As the days grow darker and colder, many of us occasionally experience the winter doldrums. A small percentage of the US population (about 1 to 10 percent, depending on where you live), however, suffers a more severe form of the blues known as seasonal affective disorder (SAD), with symptoms such as feeling sluggish, agitated, hopeless, overly fatigued and changes in appetite. In the U.S., the prevalence of SAD is linked to how far north you live. The incidence of SAD is nearly 10 percent of the population in New Hampshire, compared to 1.4 percent in Florida. 

SAD didn’t become a clinically diagnosed condition until the 1980s, when physician Norman Rosenthal moved from South Africa to the United States and noticed that he felt unproductive during the winter months and started to bounce back come spring. In its most severe cases, SAD symptoms are in line with a major depressive episode, where people are severely incapacitated, unable to function and may even have suicidal thoughts. Collaborating with colleagues at the National Institutes of Health, Rosenthal conducted research on how light exposure affected circadian rhythms and pioneered the concept of light exposure therapy. 

An extensive body of scientific research exists today on SAD, yet researchers still can’t definitively explain why this seasonal-related disorder occurs. They have, however, uncovered some clues showing that decreased daylight exposure disrupts circadian rhythm cycles, which in turn impacts levels of key body regulating hormones or neurotransmitters in the brain such as melatonin and serotonin.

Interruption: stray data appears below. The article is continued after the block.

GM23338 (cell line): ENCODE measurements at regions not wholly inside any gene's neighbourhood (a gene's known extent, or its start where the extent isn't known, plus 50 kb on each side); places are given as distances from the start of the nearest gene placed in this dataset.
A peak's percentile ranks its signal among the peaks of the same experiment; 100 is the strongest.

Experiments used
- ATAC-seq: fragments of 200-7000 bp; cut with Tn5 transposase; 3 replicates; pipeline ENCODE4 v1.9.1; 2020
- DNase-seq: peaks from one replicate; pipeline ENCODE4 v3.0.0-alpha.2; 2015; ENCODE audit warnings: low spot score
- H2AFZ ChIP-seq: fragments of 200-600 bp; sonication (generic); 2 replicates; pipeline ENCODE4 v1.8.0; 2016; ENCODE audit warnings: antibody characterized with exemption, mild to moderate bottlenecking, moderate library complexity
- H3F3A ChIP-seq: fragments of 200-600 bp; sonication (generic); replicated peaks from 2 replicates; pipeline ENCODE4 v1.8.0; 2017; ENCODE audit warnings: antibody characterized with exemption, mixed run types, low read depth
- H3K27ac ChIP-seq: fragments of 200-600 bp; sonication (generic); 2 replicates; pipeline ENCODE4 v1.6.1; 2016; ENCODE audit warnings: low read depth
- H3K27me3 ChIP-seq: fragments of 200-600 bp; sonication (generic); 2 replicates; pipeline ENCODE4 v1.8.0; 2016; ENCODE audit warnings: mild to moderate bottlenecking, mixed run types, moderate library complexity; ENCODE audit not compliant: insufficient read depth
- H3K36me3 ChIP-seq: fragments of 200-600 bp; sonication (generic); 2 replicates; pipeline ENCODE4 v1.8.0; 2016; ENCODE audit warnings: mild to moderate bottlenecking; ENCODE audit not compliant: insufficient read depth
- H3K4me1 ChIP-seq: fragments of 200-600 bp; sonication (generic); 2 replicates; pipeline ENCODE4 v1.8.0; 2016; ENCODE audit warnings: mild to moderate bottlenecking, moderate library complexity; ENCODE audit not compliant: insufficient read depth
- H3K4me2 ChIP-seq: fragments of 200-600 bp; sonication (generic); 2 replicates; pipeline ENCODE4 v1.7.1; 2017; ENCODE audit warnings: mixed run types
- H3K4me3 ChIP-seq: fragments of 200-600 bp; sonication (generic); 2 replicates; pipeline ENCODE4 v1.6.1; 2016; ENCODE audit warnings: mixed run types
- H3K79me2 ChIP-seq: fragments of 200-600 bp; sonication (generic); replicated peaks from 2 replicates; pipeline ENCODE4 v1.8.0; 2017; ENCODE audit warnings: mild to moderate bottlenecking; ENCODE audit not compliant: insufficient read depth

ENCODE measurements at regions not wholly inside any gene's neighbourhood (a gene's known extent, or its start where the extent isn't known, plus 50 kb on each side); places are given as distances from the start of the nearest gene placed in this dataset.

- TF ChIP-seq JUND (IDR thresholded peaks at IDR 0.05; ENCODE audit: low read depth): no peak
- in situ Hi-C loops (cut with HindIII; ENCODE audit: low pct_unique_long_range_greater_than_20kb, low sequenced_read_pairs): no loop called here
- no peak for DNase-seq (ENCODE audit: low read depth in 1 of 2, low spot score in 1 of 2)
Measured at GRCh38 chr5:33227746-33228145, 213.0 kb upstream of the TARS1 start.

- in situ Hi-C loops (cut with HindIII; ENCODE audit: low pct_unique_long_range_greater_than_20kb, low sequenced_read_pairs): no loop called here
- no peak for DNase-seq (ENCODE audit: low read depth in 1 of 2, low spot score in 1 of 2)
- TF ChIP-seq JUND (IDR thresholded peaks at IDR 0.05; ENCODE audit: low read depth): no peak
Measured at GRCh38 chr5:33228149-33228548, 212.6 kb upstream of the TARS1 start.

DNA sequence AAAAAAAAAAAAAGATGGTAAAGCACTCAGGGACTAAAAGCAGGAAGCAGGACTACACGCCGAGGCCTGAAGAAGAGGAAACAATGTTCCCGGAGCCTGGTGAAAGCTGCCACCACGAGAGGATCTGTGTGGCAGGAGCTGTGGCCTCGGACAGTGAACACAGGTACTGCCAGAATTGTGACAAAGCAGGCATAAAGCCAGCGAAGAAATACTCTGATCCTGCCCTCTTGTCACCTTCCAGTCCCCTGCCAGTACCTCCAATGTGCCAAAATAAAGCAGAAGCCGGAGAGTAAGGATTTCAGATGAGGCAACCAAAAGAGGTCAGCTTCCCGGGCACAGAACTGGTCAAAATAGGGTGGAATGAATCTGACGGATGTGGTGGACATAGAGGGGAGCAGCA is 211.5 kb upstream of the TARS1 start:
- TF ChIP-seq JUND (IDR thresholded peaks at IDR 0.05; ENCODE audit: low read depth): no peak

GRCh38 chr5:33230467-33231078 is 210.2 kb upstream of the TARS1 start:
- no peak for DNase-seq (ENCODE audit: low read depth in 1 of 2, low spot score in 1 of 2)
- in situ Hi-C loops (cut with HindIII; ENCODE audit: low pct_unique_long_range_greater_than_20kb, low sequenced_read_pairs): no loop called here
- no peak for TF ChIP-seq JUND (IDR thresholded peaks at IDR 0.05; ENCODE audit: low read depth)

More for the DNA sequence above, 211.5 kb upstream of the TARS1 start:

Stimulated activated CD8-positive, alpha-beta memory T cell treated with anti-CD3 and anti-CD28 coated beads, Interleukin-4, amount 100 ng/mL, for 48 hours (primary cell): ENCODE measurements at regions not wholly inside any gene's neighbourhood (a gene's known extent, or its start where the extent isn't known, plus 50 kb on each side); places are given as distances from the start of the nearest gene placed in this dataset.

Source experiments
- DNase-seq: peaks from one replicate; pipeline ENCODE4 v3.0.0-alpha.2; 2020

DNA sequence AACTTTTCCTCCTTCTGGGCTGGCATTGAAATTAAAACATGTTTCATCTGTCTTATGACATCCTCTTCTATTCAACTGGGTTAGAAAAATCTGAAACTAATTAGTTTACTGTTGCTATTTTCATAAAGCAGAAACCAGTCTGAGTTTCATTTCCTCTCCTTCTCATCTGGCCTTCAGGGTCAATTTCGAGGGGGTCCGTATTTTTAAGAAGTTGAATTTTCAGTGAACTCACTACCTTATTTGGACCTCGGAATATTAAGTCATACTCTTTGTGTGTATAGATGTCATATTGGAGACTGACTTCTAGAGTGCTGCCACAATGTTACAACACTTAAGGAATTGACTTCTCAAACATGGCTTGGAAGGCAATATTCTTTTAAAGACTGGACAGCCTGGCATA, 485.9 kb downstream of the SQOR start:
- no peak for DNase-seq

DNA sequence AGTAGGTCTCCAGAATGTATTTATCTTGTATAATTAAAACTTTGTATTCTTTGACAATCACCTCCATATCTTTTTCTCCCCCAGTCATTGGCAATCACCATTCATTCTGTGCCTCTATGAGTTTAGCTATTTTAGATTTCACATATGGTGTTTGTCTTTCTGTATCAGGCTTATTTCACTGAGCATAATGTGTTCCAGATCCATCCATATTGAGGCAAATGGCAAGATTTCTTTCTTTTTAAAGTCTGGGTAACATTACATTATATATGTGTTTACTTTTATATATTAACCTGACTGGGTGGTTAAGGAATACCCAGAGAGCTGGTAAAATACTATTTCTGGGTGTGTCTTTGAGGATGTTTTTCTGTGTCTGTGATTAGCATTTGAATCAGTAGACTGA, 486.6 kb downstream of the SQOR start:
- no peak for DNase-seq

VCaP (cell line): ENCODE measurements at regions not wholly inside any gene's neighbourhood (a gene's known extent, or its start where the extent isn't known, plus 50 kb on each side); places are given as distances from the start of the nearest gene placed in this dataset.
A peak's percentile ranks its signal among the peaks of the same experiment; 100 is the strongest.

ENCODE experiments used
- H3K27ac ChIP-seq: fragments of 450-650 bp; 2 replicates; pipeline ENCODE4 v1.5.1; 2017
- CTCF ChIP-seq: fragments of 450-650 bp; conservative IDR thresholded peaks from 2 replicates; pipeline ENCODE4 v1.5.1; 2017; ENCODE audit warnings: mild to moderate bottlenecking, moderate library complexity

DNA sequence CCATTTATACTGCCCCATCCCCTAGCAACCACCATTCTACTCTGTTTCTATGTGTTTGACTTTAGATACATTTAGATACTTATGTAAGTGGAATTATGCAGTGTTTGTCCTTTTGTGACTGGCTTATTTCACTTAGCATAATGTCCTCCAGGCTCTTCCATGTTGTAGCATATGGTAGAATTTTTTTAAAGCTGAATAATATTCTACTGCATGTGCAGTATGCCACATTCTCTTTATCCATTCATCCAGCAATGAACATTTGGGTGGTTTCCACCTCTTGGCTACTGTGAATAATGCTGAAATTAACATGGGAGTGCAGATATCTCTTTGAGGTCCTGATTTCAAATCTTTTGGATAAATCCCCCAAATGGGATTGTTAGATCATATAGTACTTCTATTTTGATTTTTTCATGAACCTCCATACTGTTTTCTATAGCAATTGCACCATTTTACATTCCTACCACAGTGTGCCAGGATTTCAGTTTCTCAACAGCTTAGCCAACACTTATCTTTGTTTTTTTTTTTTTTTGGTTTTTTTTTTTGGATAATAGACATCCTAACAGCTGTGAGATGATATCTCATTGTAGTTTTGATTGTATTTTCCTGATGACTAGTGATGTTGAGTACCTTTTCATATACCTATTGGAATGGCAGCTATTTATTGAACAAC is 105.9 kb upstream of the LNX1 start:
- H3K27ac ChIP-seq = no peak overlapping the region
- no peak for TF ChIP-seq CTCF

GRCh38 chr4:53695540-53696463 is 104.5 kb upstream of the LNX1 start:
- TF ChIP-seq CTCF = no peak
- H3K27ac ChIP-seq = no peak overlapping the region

A Misaligned Clock

The morning light is truly nature’s alarm clock. Our retinas have special cells called retinal ganglion cells (RGCs) that detect sunlight and send a signal along nerves to a part of the brain known as the suprachiasmatic nucleus, the timekeeper of our circadian rhythms.  The early dawn light sets off a chain of events that tell our internal body clock to send signals to the pineal gland, which inhibits the secretion of melatonin, the hormone that prepares your body to sleep. 

In the winter, as such light cues become weaker, our body clock becomes misaligned and melatonin secretion continues, tricking our bodies into thinking it’s still night time. Interestingly, some people who are completely blind—lacking the photoreceptors responsible for vision—still retain the special light-detecting cells, and can also experience SAD. 

The Serotonin Connection 

Another area of research is dedicated to investigating how SAD is linked to depleted levels of serotonin in the brain, a neurotransmitter that regulates mood. The serotonin connection also helps explain why people with SAD often crave more carbohydrate-rich foods in the winter, which are known to cause a spike in these mood-enhancing chemicals. Researchers have yet to show the crucial link of how diminished daylight leads to a drop in serotonin levels. 

But they have done brain scan studies to show that people with SAD had higher levels of a serotonin transporter protein (SERT) in the winter compared to healthy individuals. The more SERT a person has in his/her brain, the less the mood-enhancing neurotransmitter is freely available, causing people to more likely to experience symptoms of depression.

Simulating Nature’s Light

One common, non-invasive treatment for SAD is to use a light therapy box, which mimics natural outdoor light, and may help people recalibrate their body clocks and relieve symptoms of SAD. In Sweden, which has long stretches of winter darkness, officials have brought light therapy to their citizens by converting some bus stops into UV light therapy boxes. 

We may have coined the term winter blues even before we knew the science behind it, but research is shedding light on how we can keep our mood a bit sunnier even during those long, dark months.